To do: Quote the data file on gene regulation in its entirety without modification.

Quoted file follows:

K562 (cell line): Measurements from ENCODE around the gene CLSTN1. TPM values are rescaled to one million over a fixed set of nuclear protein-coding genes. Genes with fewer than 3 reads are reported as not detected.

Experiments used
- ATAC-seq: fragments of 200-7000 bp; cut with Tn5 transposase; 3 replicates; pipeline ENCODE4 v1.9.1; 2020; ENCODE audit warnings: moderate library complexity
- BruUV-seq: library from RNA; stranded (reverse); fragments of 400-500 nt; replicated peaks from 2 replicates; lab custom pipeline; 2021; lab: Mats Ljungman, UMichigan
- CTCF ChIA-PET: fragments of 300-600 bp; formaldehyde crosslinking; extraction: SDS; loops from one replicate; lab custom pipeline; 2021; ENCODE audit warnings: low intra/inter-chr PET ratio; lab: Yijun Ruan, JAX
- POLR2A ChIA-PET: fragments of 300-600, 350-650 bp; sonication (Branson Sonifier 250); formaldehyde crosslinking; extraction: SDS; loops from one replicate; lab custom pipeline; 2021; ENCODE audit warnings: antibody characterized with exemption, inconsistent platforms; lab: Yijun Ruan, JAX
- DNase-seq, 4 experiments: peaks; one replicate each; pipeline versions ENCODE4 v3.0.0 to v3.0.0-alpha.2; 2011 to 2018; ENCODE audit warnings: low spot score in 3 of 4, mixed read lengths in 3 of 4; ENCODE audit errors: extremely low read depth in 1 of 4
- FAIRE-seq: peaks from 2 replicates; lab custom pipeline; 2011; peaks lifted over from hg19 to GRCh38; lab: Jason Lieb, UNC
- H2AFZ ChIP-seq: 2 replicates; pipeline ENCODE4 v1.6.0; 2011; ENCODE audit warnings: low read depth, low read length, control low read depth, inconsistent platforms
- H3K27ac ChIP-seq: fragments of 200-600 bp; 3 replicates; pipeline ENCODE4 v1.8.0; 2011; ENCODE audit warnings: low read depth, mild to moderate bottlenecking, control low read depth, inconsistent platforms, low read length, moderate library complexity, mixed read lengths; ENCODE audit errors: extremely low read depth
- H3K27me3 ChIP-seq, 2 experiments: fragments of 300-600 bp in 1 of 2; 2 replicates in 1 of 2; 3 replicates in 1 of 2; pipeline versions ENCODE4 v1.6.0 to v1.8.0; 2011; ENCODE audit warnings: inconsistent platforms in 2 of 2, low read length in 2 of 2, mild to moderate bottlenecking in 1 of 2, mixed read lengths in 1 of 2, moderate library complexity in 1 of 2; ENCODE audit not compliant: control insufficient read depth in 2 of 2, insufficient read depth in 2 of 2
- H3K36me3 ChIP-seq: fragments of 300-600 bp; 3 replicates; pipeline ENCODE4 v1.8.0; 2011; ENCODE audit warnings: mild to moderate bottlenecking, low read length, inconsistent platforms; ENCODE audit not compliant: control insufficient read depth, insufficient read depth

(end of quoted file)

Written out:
K562 (cell line): Measurements from ENCODE around the gene CLSTN1. TPM values are rescaled to one million over a fixed set of nuclear protein-coding genes. Genes with fewer than 3 reads are reported as not detected.

Experiments used
- ATAC-seq: fragments of 200-7000 bp; cut with Tn5 transposase; 3 replicates; pipeline ENCODE4 v1.9.1; 2020; ENCODE audit warnings: moderate library complexity
- BruUV-seq: library from RNA; stranded (reverse); fragments of 400-500 nt; replicated peaks from 2 replicates; lab custom pipeline; 2021; lab: Mats Ljungman, UMichigan
- CTCF ChIA-PET: fragments of 300-600 bp; formaldehyde crosslinking; extraction: SDS; loops from one replicate; lab custom pipeline; 2021; ENCODE audit warnings: low intra/inter-chr PET ratio; lab: Yijun Ruan, JAX
- POLR2A ChIA-PET: fragments of 300-600, 350-650 bp; sonication (Branson Sonifier 250); formaldehyde crosslinking; extraction: SDS; loops from one replicate; lab custom pipeline; 2021; ENCODE audit warnings: antibody characterized with exemption, inconsistent platforms; lab: Yijun Ruan, JAX
- DNase-seq, 4 experiments: peaks; one replicate each; pipeline versions ENCODE4 v3.0.0 to v3.0.0-alpha.2; 2011 to 2018; ENCODE audit warnings: low spot score in 3 of 4, mixed read lengths in 3 of 4; ENCODE audit errors: extremely low read depth in 1 of 4
- FAIRE-seq: peaks from 2 replicates; lab custom pipeline; 2011; peaks lifted over from hg19 to GRCh38; lab: Jason Lieb, UNC
- H2AFZ ChIP-seq: 2 replicates; pipeline ENCODE4 v1.6.0; 2011; ENCODE audit warnings: low read depth, low read length, control low read depth, inconsistent platforms
- H3K27ac ChIP-seq: fragments of 200-600 bp; 3 replicates; pipeline ENCODE4 v1.8.0; 2011; ENCODE audit warnings: low read depth, mild to moderate bottlenecking, control low read depth, inconsistent platforms, low read length, moderate library complexity, mixed read lengths; ENCODE audit errors: extremely low read depth
- H3K27me3 ChIP-seq, 2 experiments: fragments of 300-600 bp in 1 of 2; 2 replicates in 1 of 2; 3 replicates in 1 of 2; pipeline versions ENCODE4 v1.6.0 to v1.8.0; 2011; ENCODE audit warnings: inconsistent platforms in 2 of 2, low read length in 2 of 2, mild to moderate bottlenecking in 1 of 2, mixed read lengths in 1 of 2, moderate library complexity in 1 of 2; ENCODE audit not compliant: control insufficient read depth in 2 of 2, insufficient read depth in 2 of 2
- H3K36me3 ChIP-seq: fragments of 300-600 bp; 3 replicates; pipeline ENCODE4 v1.8.0; 2011; ENCODE audit warnings: mild to moderate bottlenecking, low read length, inconsistent platforms; ENCODE audit not compliant: control insufficient read depth, insufficient read depth